"To win, President Obama and Mitt Romney each seemed willing to say almost anything," said Robert Samuelson in The Washington Post on Nov. 5, Guy Fawkes Day.
If Obama wins tonight, as now seem likely if current trends continue, Romney and Republicans face three heart-wrenching "what if"s:
1) What if Romney had communicated his "compassionate conservative" message of the first debate right after he clinched the nomination — or even at the national convention? And if he had, would the GOP’s extreme "Tea Party" base have done in Romney, as they caused the loss of the Senate in 2010 — the suicide squad of the Republican Party?
At this late hour it does not matter what anyone writes for purposes of influencing the election. Let’s discuss a serious point. Chris Christie's reaching out to Barack Obama in a bipartisan spirit in the closing days of the campaign clearly helped Obama, and I would have to assume was designed to help Obama or done with the knowledge it would help Obama. Think about it. This is extraordinary.
It is also extraordinary that either Mitt Romney did not invite Christie to appear with him in the closing hours of the campaign, or he did, and Christie declined.
The voters have spoken and the great and powerful mandate is clear. Barack Obama said during the close of his campaign that he would govern during the next four years as he has governed following Hurricane Sandy, with the bipartisan outreach he has offered to Republican governors, of whom Chris Christie is only one. Mitt Romney said during the close of the campaign that he would govern as he did as governor of Massachusetts, reaching out to both parties, looking for good ideas whether they come from Democrats or Republicans, all of whom love our country equally.
Well, we're all relieved that today is the day to make our vote count and wait in those long lines to make a difference in our once-great nation. Actually, I was at my polling place in Washington, D.C., at 5:45 a.m. and remained the only voter in line until 6:41 a.m. Four years ago I arrived at the polls at 5 a.m. and the lines were wrapped around the block. What has changed? Maybe early voting does affect voter lines on Election Day, given which jurisdiction you live in.
For over a year, we have heard partisan bickering and seen billions of dollars spent (for a job that pays six figures).We knew that this was going to be an ugly and expensive campaign (those two adjectives go together more often than you would think). This expectation has, unfortunately, proven correct.
Mitt Romney shocked Democrats across America with an overwhelming
Electoral College victory, taking Michigan, Ohio and Pennsylvania to go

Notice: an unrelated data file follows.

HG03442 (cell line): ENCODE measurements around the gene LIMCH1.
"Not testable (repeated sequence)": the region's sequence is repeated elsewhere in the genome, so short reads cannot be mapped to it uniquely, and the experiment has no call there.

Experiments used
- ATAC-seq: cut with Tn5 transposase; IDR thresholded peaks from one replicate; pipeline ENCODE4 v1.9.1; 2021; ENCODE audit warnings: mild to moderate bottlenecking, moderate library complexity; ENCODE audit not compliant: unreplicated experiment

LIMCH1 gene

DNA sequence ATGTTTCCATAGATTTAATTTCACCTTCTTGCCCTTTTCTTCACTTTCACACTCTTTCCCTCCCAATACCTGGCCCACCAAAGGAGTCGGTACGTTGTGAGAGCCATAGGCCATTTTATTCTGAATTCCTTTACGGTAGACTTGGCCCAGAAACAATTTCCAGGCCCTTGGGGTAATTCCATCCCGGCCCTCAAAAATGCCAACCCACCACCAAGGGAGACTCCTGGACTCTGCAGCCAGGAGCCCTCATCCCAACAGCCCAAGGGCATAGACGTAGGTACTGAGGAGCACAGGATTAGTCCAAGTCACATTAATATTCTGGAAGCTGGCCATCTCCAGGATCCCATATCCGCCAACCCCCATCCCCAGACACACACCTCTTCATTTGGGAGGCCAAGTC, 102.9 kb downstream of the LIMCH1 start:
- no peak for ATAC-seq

with a reconsolidated South by restoring North Carolina, Virginia and
Florida into the Republican electoral ranks.
Harry Reid’s hopes of continuing as majority leader are quashed as George Allen, Denny Rehberg, Josh Mandel, Connie Mack, Tommy Thompson, Tom Smith and, yes, Todd Akin all ended up sweeping their Democratic opponents out of office.
Chris Christie's high praise for the bipartisan spirit, crisis-management leadership, compassionate reaching-out and strong executive ability of President Obama says it all.
The fact that Christie would do this during the most important week of the campaign speaks volumes about Christie's integrity, Barack Obama's ability and the qualities that Americans seek in their leaders, which both Obama and Christie have shown during the hurricane crisis.
As the current presidential campaign winds down, and observers are inundated with political messages, a recent presentation on political advertisements at Miami’s Wolfsonian Museum is of particular interest. The Wolfsonian is a unique museum that focuses on propaganda. It hosted a film by archivists Antoni Muntados and Marshall Reese that presented presidential campaign ads from 1952 to the present. There were no commentaries, so viewers could take from the documentary what message they found in the 75-minute collection.
A tie is a tie is a tie. We also have an abundance of conflicting data
and no idea how the election will turn out. And yes, both campaigns
believe they will win on Tuesday. It's easy to argue that in a dead
heat, the votes ultimately tip to the challenger. It's also easy to ask
why on earth is the challenger not ahead of an unpopular president in a
Consider this: Both sides have spent a billion dollars, presumably to win over about 7 percent of the electorate.
We spend more and more money each election to win over fewer and fewer voters. Is this the next bubble to burst?
Also, consider the fact that $2 billion is about as much as the federal government borrows every few hours.